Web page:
Law schools love applicants with backgrounds in science and technology who bring useful skills and perspectives to the classroom and the courtroom.
Most law school applicants, however, have backgrounds in the humanities or social science. Many of them feel confident with literary analysis or political debate but nervous when asked to work with scientific terms and concepts.
Knowing this, the LSAT includes many reading comprehension passages that relate to science, technology or technical aspects of law or philosophy. Such passages can seem daunting, with a dry tone and dense technical jargon.
If you are unaccustomed to reading scientific writing, you should devote practice time to science and technology passages. While such passages are not always among the four passages in a reading comprehension section, they are common enough to be unavoidable.
Here are some tips to shake off any fears about science passages:
— Don’t assume you need background knowledge.
— Don’t panic at technical jargon.
— Look for the evidence.
— Consider doing science passages last.
Don’t Assume You Need Background Knowledge
The LSAT is intended to be accessible to people from all backgrounds. Thus, the test will never assume you know anything that is not common knowledge. Each passage will include the information required to answer questions.
The test should be equally approachable whether you have a doctorate in biochemistry or don’t even know what biochemistry means. Expert knowledge may even be counterproductive or distracting. For example, an astrogeologist reading a passage about extrasolar planets may have trouble sticking to the arguments and evidence contained within the passage.
Don’t Panic at Technical Jargon
LSAT science passages use scientific terms frequently but superficially, since they lack the space to dive into complex ideas.
Too many LSAT test-takers fear technical terms. They see a word they have never heard of and have no idea how to pronounce and then jump to the conclusion that the test is too hard for them.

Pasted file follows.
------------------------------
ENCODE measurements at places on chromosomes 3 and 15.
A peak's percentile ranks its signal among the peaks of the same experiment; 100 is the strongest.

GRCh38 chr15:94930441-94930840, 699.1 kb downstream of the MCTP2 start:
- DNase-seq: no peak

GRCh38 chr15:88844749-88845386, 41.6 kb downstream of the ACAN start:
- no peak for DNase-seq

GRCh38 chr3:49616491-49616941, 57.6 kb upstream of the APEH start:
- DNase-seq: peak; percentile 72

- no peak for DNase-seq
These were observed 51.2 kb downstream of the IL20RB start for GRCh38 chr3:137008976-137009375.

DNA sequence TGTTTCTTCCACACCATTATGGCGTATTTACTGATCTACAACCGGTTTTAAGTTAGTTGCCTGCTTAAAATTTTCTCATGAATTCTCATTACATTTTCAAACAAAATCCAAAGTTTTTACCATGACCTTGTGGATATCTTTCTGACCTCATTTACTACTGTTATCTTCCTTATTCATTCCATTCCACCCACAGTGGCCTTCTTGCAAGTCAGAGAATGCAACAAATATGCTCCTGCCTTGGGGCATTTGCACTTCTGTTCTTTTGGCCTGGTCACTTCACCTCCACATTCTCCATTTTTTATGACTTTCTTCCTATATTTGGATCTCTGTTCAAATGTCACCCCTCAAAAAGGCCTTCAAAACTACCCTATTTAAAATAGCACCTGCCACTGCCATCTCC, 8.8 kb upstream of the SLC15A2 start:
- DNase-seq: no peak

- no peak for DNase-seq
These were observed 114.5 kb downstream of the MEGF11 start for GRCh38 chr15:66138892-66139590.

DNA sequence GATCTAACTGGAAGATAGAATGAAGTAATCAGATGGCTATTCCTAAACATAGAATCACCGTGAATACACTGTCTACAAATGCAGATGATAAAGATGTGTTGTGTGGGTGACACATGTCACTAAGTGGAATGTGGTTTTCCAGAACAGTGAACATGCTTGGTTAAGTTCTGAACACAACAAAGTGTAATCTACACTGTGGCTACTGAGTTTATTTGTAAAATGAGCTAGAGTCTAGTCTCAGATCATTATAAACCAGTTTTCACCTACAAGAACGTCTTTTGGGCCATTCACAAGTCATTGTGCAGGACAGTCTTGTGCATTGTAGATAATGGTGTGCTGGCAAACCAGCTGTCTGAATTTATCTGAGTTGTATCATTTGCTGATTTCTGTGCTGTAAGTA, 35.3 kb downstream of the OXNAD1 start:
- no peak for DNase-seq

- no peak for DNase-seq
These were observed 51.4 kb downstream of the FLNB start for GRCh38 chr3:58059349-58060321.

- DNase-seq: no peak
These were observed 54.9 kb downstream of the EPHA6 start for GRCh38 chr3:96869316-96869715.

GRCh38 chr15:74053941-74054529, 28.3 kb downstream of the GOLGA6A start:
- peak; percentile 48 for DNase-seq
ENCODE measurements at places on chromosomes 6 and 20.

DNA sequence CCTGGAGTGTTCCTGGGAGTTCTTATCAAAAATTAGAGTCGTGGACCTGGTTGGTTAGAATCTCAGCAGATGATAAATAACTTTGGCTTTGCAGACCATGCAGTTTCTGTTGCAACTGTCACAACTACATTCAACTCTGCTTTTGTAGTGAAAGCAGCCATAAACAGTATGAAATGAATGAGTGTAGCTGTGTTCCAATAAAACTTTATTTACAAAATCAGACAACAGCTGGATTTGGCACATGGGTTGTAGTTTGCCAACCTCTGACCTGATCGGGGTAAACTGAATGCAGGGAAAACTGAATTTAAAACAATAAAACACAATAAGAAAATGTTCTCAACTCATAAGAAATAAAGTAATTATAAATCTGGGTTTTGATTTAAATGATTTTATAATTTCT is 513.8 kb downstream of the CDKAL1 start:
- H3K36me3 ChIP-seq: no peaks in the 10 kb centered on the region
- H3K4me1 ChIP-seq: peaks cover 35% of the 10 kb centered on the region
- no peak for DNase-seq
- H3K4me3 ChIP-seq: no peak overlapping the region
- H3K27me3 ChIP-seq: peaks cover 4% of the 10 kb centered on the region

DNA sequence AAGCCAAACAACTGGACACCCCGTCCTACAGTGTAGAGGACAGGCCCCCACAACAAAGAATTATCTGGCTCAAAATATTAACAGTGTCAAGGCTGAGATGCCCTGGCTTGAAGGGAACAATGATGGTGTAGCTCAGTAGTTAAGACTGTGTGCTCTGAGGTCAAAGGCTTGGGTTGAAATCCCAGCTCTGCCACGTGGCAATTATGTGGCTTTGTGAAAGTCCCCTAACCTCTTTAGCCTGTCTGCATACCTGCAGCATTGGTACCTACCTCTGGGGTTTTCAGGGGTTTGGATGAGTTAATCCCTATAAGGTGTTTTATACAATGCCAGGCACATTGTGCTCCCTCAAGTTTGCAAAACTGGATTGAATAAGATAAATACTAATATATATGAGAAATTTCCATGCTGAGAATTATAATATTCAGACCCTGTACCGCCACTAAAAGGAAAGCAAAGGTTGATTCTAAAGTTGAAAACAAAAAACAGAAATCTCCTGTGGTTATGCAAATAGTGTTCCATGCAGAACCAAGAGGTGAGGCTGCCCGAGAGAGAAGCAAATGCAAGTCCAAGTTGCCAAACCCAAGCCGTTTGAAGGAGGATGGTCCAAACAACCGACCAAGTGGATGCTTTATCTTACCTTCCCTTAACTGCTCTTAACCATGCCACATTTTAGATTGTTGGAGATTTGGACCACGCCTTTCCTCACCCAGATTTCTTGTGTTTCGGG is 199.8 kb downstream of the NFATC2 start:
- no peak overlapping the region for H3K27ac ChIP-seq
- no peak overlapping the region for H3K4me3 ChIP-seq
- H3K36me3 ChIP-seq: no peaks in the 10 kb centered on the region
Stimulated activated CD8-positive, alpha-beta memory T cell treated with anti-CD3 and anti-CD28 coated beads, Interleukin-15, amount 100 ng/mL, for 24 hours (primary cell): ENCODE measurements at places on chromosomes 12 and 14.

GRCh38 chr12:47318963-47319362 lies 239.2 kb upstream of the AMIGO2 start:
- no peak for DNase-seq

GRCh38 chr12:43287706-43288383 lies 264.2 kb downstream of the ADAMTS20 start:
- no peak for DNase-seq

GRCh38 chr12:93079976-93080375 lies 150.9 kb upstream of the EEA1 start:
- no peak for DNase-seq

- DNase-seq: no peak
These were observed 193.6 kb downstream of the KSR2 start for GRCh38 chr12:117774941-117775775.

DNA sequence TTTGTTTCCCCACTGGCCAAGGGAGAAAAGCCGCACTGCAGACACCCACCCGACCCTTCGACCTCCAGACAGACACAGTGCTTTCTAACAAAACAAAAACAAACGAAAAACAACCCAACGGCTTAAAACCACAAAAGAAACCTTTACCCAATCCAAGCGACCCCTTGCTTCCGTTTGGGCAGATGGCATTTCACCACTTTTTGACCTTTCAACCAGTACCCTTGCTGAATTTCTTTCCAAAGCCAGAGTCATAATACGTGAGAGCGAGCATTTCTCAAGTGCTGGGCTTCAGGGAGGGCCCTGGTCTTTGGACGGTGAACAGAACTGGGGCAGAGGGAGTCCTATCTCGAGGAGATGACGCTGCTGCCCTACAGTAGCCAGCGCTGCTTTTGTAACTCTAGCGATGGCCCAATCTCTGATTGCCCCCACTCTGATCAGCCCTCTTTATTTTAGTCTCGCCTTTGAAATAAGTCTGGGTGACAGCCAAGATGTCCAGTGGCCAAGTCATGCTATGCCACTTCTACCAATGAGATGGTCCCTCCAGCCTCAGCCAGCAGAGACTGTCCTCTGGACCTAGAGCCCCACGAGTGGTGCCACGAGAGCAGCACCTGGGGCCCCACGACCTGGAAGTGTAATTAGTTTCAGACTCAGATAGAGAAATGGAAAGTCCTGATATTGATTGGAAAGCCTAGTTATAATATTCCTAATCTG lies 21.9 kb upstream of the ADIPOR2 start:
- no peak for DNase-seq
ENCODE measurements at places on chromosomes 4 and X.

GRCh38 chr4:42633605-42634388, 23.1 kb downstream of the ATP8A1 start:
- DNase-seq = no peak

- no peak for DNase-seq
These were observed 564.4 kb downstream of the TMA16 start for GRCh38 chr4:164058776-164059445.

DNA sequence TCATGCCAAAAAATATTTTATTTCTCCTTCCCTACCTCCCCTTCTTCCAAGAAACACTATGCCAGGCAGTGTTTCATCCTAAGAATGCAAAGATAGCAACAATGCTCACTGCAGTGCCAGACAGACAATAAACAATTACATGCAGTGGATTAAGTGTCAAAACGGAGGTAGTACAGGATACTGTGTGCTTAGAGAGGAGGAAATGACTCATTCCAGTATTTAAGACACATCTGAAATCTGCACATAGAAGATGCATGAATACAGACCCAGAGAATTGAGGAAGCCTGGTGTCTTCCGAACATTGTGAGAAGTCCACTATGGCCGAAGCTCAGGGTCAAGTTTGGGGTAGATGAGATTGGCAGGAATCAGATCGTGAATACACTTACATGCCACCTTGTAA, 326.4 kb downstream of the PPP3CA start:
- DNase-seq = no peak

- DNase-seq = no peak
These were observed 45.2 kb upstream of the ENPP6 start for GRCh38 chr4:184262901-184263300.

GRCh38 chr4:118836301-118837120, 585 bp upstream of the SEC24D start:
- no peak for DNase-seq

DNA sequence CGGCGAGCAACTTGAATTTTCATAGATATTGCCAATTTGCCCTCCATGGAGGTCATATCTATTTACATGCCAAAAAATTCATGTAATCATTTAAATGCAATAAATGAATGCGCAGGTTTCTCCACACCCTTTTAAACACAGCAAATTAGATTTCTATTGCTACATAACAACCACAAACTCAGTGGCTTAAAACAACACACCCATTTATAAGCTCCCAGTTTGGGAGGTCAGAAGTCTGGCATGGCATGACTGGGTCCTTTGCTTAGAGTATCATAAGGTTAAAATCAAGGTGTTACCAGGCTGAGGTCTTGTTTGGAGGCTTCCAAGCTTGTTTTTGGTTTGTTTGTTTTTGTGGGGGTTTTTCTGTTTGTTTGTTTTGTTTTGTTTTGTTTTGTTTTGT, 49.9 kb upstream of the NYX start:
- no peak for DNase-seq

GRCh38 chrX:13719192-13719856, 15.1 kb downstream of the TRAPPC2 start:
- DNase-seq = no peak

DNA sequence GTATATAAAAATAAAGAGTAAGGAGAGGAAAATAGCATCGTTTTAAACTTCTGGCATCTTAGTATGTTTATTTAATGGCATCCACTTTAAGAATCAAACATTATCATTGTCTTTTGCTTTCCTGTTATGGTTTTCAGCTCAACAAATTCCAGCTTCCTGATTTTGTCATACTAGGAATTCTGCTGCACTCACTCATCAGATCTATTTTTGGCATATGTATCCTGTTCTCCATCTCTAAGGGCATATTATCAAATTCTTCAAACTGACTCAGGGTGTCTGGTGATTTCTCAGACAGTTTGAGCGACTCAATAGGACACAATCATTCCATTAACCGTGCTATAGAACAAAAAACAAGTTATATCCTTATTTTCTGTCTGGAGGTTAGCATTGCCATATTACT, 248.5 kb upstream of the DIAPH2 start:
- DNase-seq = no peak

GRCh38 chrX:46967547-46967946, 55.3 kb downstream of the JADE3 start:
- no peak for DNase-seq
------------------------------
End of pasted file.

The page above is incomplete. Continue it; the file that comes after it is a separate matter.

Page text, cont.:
Here’s the secret: These terms are intended to be obscure and inscrutable, and no one will know or care how you pronounce them.
When confronted with an unfamiliar term, settle on a pronunciation for it in your head or abbreviate it with an easy shorthand. Highlight the definition so that you know exactly what it means, if asked.
For example, imagine a science passage about oogenesis. How do you pronounce oogenesis? Who cares, just call it OG. What is OG? The process by which an ovum becomes a cell that can be fertilized. What is an ovum? If you need to know, the test will tell you.
Look for the Evidence
LSAT passages almost always make arguments. The arguments in science passages may not be as forceful as they are in more political or critical passages, but they are important.
If you can’t find the main argument after reading a science passage, trace the evidence the author presents.
For example, if a passage contrasts different geological theories for the existence of a crater, look at the evidence and counterevidence given for each theory. If the author seems to favor one theory or offers a potential resolution to the debate, that is likely the main argument.
Pay close attention to any causal processes presented, because scientific theories often explain how and why things happen. Such causal explanations are likely to come up in the questions.
Consider Doing Science Passages Last
With practice, you may find that science passages are no harder than others on the LSAT. However, if you still find yourself performing poorly on them, or even if they just stress you out or require extra focus, simply save them for last.
The digital LSAT makes it easy to do questions out of order by flagging questions for later review and skipping ahead. Complete other passages at your usual pace and then come back to a science passage with fresh eyes and full attention. It is much easier to focus on science passages when you know exactly how much time you have for them.
The work you put into getting comfortable with science passages will serve you well in your legal career. One day when an expert witness tries to intimidate you with a flurry of scientific jargon, take confidence from how you learned to master science passages on the LSAT and stay focused on the evidence.
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